Some recent riots haven’t appeared at all on DN’s web edition as far as I have observed (some may have been awarded half a dozen lines in the paper edition, I don’t know). US readers may think that no newspaper can be more mainstream than New York Times, but that paper is an enlightened wonder compared to DN. So instead of paying a fortune to get a provincial and biased paper in the mailbox each morning, one has access to international papers on the Internet free or almost free.

Here are some important protests and manifestations that I had to go to rt.com to read about:

Kiev October 14
A mass nationalist protest near the Ukrainian parliament in Kiev has turned violent, with 15 policemen wounded and at least 50 rioters arrested. Radicals are demanding “war veteran” status for armed nationalist rebels who fought for the Nazis in WWII.

On Tuesday afternoon, an estimated 8,000 far-right activists gathered at the Ukrainian Parliament (Verkhovna Rada) as MPs considered a bill that would recognize members of the Ukrainian Insurgent Army (UPA) as war veterans. Frustrated by parliament’s decision, protesters then attacked police with rocks, firecrackers, and chains.

Violent clashes outside parliament forced Speaker Aleksandr Turchinov to cancel the Rada session halfway through. Because of the “provocative actions by young people,” parliamentarians failed to consider a number of bills.

Recognition of the UPA – which has been accused of war crimes including the killings of Jews and Poles in Ukraine – and its leaders, Stepan Bandera and Roman Shukhevich, remains a controversial issue in modern Ukraine. The country is divided between those who consider them national heroes and others who strongly oppose their cause – including WWII veterans. Tuesday marked the anniversary of the UPA, which also triggered rallies in several of Ukraine’s major cities – including Lvov, Kharkov, and Odessa.

France November 1
Riot police clashed with protesters rallying against police brutality in several French cities after the death of an ecology activist, apparently caused by a police stun grenade. At least 100 protesters were arrested and 9 people injured over the weekend.

Following the death of 21-year-old ecology protester Rémi Fraisse, rallies took place in Nantes, Toulouse, Lille, Bordeaux and Avignon on Saturday, as well as in Paris on Sunday.

In eastern Paris, 66 protesters were arrested as local media reported attacks on police and possession of unauthorized weapons. A crowd of protesters also staged a peaceful sit-in front of the Eiffel Tower.

The Nantes and Toulouse demos turned particularly violent, with masked and hooded protesters throwing projectiles and tearing down street signs. Security forces retaliated by firing tear gas and rubber bullets at the crowds.

At least nine people – including four police officers – were injured in the confrontations, and 34 arrested, according to the interior ministry. Demonstrators hurled acid-filled bottles and stones at security forces, wounding an officer, Henri-Michel Comet, the regional governor, told Reuters.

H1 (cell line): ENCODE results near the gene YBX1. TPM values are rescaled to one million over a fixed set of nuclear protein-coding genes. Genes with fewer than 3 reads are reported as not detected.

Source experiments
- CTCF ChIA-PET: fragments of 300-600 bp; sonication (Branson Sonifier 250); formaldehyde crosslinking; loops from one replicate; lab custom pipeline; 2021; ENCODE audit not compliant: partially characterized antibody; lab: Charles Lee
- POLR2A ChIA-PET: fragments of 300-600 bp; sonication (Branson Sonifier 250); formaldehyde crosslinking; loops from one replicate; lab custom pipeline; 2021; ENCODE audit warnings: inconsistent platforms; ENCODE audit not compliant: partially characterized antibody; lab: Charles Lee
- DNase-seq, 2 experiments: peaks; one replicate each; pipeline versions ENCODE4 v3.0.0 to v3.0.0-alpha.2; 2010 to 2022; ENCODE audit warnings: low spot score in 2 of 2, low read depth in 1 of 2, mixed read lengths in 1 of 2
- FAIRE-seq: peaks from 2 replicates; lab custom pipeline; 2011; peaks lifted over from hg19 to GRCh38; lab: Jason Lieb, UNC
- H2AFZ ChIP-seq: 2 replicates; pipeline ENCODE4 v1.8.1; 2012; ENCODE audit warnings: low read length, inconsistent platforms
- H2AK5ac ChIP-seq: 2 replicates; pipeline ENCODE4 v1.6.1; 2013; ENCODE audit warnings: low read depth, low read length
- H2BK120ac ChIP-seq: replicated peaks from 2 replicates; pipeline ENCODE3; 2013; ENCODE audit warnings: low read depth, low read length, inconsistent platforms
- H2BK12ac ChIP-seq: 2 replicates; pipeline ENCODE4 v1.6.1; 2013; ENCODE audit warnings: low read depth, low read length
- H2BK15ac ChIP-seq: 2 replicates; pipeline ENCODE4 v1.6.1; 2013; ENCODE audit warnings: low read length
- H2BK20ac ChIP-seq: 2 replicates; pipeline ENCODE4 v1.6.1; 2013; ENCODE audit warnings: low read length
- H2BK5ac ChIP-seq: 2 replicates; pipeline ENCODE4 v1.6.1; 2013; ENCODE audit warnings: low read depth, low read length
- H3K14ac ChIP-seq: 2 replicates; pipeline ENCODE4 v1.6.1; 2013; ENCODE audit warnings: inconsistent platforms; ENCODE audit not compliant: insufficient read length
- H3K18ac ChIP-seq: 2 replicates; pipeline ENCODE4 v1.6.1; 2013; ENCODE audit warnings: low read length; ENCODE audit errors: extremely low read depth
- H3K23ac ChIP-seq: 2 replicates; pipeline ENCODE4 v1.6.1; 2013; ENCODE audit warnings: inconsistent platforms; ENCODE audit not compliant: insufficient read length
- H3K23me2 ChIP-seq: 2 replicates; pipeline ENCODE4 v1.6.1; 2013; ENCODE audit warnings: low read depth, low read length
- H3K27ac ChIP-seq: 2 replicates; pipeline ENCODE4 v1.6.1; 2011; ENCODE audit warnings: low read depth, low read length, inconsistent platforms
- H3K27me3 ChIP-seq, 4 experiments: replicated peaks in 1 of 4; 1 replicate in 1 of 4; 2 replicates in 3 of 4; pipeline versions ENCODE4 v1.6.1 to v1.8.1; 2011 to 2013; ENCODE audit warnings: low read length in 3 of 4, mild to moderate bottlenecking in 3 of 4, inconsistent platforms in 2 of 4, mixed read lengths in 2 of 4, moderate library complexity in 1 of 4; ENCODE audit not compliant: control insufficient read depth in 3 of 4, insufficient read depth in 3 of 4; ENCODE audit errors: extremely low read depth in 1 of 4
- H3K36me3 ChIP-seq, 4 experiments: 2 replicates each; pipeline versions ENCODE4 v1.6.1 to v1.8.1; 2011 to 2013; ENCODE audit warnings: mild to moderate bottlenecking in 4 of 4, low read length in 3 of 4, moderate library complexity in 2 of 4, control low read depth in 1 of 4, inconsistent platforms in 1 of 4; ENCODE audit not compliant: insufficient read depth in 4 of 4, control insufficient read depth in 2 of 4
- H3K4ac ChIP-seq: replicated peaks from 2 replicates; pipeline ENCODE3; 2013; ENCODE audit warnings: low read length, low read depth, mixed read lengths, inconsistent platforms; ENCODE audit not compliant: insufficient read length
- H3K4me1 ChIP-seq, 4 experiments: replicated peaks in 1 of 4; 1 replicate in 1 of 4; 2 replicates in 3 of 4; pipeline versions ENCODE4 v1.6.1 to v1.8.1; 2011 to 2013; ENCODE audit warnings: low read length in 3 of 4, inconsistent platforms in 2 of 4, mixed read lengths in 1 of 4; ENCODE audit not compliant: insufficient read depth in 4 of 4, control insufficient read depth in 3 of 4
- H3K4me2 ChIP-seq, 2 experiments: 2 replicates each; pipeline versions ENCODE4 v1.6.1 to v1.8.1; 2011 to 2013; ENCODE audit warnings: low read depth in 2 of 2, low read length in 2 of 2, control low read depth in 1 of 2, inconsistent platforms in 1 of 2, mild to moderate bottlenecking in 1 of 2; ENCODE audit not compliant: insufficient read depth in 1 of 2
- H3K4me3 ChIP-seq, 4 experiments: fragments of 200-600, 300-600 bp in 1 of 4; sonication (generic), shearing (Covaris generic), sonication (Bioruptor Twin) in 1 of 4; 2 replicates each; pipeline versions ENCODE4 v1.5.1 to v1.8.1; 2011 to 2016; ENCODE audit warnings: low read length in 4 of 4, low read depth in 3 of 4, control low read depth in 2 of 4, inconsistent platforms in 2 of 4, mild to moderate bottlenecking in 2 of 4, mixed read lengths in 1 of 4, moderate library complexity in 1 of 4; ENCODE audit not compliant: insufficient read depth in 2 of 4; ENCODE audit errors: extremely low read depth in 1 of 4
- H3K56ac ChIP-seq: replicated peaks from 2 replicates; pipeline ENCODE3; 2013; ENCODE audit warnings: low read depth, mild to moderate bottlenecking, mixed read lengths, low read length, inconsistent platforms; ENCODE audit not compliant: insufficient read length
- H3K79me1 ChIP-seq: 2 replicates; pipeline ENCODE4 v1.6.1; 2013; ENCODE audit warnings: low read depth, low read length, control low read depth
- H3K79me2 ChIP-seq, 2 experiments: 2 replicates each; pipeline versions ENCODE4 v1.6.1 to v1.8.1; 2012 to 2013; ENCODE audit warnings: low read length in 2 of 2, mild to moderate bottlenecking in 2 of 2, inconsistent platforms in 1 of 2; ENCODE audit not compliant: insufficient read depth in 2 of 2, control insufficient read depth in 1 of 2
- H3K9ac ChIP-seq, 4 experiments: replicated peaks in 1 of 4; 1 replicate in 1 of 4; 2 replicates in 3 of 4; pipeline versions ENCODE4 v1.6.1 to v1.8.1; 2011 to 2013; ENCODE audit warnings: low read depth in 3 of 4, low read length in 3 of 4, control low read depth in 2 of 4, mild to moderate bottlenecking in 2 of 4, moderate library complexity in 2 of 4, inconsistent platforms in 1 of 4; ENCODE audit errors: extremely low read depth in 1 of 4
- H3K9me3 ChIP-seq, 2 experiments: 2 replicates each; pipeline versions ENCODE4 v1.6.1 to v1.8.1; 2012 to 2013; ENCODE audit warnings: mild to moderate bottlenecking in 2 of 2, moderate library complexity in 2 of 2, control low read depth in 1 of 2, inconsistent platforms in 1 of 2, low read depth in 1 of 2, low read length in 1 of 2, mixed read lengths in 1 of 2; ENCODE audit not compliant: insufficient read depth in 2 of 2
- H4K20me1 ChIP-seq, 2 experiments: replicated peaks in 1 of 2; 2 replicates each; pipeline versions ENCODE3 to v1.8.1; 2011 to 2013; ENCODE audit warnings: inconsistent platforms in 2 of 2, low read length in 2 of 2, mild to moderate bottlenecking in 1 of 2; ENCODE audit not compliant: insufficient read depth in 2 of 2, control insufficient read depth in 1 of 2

Brussels November 6
Violent clashes broke out in Belgium as more than 100,000 protesters marched in Brussels against the government’s austerity measures. Police deployed water cannon as dockworkers, metalworkers and students took to the streets.

The violence flared up at the end of an otherwise peaceful protest, with tear gas deployed as some radical demonstrators hurled objects at riot police and launched attacks with the barriers against the officials. Some set off colored smoke flares. At least 14 people were taken to hospital following the violence, according to national daily HLN.be.

The Belgian government which assumed power just a month ago has caused unrest with promises to raise the retirement age, cancel a wage rise in line with inflation and cut health and social security benefits – moves that undermine the country’s welfare state.

“The signal is clear. People are angry, livid. This government’s policies are totally unbalanced,” ACV union chief Marc Leemans told Reuters.

More protests are planned, including weekly regional strikes from November 24 and a national strike for December 15. The mass-action is also seeing a work slowdown which is having a detrimental effect on public institutions such as schools and post offices, as well as the ports of Antwerp and Zeebrugge.

Berlin November 9
Clashes and arrests marred the anniversary of the fall of the Berlin Wall, as several hundred left-wing activists met far-rights in the city center. The latter were rallying in commemoration of the 1938 Kristallnacht Nazi attacks against Jews.

On Sunday, left-wing activists held a non-sanctioned demonstration near the capital’s Alexanderplatz train station against the fall of the Berlin Wall, while most Berliners were commemorating the 25th anniversary of the event.

Meanwhile, nationalist activists gathered for a demonstration to commemorate the attacks of the Kristallnacht – or the “Night of Broken Glass” – when in 1938 the Nazi authorities launched a series of coordinated attacks against Jews throughout Nazi Germany and Austria. Police made several arrests in attempts to disperse the crowd. Following the clashes police switched to riot gear.

Mexico November 10
Protesters in the Mexican state of Guerrero have torched the ruling party’s regional headquarters as part of their demonstrations to achieve justice for the 43 missing students who disappeared in September.